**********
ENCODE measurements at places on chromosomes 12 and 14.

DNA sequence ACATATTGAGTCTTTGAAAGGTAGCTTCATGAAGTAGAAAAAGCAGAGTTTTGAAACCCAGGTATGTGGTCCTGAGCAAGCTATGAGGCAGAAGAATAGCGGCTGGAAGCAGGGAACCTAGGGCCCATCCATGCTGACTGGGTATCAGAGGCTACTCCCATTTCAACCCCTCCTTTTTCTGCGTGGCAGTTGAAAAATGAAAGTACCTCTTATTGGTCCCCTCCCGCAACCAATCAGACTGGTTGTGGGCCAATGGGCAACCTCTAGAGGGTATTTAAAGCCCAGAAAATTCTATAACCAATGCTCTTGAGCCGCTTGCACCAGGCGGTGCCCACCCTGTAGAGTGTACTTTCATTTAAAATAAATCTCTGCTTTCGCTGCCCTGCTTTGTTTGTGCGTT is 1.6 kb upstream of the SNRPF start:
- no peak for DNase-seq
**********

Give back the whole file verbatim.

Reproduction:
ENCODE measurements at places on chromosomes 12 and 14.

DNA sequence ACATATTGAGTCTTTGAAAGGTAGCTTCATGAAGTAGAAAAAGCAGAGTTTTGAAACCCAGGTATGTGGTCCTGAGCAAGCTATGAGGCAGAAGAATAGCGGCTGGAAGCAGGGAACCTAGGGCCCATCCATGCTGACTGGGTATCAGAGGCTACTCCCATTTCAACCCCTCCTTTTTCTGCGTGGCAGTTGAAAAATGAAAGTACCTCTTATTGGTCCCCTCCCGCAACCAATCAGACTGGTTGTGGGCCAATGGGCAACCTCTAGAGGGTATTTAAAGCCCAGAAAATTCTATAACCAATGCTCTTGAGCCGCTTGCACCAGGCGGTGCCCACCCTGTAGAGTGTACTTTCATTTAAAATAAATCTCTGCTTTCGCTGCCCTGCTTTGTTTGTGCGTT is 1.6 kb upstream of the SNRPF start:
- no peak for DNase-seq